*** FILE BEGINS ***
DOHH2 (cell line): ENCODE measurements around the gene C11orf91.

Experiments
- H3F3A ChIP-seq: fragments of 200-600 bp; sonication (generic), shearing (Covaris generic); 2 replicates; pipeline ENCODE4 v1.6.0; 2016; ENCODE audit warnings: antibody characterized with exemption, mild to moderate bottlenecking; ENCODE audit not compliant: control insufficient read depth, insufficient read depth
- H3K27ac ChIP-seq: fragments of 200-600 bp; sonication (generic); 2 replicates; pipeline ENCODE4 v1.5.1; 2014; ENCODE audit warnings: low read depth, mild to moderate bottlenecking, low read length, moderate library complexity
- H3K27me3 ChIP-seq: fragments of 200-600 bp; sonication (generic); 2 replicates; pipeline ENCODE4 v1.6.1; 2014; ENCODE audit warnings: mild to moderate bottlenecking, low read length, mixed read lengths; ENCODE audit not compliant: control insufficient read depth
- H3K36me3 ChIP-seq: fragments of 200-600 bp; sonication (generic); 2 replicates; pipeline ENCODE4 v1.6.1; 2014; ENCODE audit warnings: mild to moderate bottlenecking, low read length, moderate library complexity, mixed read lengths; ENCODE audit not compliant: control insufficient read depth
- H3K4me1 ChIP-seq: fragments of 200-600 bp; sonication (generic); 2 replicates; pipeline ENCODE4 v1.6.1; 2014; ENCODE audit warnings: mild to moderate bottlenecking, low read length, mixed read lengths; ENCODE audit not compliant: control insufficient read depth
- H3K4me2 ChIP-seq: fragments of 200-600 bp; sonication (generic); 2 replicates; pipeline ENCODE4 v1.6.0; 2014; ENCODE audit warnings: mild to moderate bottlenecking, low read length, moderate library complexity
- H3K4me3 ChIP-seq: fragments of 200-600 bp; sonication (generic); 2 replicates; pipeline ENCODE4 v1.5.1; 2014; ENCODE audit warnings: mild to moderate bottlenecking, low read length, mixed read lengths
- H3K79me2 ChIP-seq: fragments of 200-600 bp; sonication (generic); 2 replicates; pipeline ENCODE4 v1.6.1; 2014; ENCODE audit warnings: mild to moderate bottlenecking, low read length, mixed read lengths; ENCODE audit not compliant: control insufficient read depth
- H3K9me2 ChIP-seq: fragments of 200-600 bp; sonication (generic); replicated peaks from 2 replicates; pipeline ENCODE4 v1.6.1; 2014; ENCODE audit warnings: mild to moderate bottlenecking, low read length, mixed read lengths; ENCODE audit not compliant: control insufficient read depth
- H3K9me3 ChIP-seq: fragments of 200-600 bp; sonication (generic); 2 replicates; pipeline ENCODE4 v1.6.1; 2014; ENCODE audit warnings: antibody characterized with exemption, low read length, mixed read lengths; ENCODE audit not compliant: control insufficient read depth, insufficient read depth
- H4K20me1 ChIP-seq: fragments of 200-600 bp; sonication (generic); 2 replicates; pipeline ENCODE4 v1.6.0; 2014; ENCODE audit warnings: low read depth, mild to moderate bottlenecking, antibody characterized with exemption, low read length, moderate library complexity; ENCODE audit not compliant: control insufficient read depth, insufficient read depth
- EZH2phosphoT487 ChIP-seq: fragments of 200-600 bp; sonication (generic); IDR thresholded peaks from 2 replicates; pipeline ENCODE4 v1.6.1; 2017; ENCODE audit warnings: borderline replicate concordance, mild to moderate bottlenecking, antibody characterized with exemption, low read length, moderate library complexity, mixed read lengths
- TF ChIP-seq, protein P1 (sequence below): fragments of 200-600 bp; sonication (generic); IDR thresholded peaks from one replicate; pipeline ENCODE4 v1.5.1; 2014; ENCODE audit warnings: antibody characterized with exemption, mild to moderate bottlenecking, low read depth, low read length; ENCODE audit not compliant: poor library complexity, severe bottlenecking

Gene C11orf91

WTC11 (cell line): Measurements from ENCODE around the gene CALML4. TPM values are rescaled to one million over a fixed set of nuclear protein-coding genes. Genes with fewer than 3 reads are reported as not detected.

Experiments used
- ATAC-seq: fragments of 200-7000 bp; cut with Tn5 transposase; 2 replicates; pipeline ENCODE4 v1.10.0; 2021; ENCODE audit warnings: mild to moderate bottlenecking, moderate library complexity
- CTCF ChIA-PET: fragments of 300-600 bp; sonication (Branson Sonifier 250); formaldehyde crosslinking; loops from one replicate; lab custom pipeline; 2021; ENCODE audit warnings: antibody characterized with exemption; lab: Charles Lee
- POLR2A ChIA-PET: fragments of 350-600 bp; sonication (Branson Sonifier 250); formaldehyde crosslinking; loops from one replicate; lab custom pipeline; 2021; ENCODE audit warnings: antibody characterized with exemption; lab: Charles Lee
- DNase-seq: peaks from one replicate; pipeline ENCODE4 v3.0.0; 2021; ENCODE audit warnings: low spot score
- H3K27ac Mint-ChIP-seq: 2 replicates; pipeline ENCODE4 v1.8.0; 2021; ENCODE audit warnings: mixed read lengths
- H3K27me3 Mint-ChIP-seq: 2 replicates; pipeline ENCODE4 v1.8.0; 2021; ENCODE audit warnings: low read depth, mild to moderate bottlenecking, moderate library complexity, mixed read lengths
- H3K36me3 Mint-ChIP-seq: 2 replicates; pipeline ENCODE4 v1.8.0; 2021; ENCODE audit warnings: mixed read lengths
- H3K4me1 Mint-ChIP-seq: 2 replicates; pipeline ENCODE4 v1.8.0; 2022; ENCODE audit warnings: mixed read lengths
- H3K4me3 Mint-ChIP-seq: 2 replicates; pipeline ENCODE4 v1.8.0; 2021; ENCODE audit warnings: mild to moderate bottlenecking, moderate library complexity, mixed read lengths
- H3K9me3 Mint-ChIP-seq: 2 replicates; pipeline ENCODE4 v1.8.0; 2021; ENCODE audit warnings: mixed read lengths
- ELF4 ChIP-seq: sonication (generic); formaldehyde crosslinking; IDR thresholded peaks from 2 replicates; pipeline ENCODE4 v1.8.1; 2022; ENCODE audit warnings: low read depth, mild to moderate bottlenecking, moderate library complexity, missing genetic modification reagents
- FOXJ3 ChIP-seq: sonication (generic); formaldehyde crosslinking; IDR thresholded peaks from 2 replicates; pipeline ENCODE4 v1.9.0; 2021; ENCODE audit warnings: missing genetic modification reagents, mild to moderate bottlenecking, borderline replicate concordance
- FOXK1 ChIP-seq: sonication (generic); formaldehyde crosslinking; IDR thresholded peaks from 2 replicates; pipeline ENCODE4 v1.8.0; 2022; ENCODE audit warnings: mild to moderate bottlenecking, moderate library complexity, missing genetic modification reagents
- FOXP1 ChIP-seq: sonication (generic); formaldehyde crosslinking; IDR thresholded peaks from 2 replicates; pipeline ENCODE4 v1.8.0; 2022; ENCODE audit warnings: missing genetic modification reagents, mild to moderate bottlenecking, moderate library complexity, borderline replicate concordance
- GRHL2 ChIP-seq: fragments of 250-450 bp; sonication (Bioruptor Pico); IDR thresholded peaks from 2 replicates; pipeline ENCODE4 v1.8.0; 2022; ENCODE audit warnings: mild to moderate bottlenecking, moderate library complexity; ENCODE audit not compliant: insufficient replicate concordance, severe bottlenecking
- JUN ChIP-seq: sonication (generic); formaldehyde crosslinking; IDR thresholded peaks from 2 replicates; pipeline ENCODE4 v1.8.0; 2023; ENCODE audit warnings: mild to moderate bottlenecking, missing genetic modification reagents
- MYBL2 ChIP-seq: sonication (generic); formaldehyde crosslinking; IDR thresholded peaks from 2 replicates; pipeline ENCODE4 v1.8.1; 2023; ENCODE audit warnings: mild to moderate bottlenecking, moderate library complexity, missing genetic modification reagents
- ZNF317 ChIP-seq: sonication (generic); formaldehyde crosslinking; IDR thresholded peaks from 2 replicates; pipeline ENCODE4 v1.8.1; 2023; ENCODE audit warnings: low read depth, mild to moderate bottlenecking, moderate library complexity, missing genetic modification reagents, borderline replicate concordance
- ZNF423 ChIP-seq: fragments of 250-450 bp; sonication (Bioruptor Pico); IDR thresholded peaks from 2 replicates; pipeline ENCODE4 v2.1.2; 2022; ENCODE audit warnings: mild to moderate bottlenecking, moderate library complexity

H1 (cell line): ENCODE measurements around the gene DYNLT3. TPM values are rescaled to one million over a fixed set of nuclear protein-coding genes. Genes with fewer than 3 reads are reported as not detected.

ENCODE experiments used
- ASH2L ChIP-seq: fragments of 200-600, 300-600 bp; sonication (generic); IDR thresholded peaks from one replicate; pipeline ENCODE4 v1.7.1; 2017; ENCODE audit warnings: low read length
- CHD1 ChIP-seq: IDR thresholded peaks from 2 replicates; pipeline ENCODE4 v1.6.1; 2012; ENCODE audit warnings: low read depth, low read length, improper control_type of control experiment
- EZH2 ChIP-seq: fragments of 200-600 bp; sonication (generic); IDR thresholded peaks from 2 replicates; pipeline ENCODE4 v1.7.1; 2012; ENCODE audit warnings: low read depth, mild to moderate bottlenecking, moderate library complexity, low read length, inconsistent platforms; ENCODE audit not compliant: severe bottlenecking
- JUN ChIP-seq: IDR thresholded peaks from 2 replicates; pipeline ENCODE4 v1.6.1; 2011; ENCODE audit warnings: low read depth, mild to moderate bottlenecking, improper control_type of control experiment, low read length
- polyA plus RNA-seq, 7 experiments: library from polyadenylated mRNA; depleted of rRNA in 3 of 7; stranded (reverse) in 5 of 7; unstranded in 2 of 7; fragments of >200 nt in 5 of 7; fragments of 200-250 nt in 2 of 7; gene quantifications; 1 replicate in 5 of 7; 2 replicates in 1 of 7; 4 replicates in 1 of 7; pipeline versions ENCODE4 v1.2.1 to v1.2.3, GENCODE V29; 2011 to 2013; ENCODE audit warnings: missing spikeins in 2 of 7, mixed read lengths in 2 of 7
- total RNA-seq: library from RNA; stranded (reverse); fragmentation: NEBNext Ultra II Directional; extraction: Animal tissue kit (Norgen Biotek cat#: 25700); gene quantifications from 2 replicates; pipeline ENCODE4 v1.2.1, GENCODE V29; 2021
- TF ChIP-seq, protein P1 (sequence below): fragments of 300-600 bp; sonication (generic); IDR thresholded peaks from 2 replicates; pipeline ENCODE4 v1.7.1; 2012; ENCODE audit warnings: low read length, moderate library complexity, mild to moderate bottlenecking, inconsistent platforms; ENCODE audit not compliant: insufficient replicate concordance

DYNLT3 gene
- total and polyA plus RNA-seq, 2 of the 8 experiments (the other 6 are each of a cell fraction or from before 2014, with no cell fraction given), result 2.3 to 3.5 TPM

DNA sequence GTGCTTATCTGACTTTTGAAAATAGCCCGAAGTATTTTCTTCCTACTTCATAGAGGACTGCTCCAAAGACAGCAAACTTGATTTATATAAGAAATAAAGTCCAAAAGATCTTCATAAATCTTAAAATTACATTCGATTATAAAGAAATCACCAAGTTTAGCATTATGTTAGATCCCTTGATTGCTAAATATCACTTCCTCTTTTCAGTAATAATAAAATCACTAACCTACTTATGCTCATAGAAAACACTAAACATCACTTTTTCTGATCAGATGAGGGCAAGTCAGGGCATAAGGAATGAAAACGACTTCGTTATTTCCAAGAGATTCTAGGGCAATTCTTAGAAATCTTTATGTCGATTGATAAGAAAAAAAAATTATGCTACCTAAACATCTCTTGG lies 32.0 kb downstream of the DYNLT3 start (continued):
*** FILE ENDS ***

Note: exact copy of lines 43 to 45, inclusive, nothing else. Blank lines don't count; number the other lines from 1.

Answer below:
- JUN ChIP-seq: IDR thresholded peaks from 2 replicates; pipeline ENCODE4 v1.6.1; 2011; ENCODE audit warnings: low read depth, mild to moderate bottlenecking, improper control_type of control experiment, low read length
- polyA plus RNA-seq, 7 experiments: library from polyadenylated mRNA; depleted of rRNA in 3 of 7; stranded (reverse) in 5 of 7; unstranded in 2 of 7; fragments of >200 nt in 5 of 7; fragments of 200-250 nt in 2 of 7; gene quantifications; 1 replicate in 5 of 7; 2 replicates in 1 of 7; 4 replicates in 1 of 7; pipeline versions ENCODE4 v1.2.1 to v1.2.3, GENCODE V29; 2011 to 2013; ENCODE audit warnings: missing spikeins in 2 of 7, mixed read lengths in 2 of 7
- total RNA-seq: library from RNA; stranded (reverse); fragmentation: NEBNext Ultra II Directional; extraction: Animal tissue kit (Norgen Biotek cat#: 25700); gene quantifications from 2 replicates; pipeline ENCODE4 v1.2.1, GENCODE V29; 2021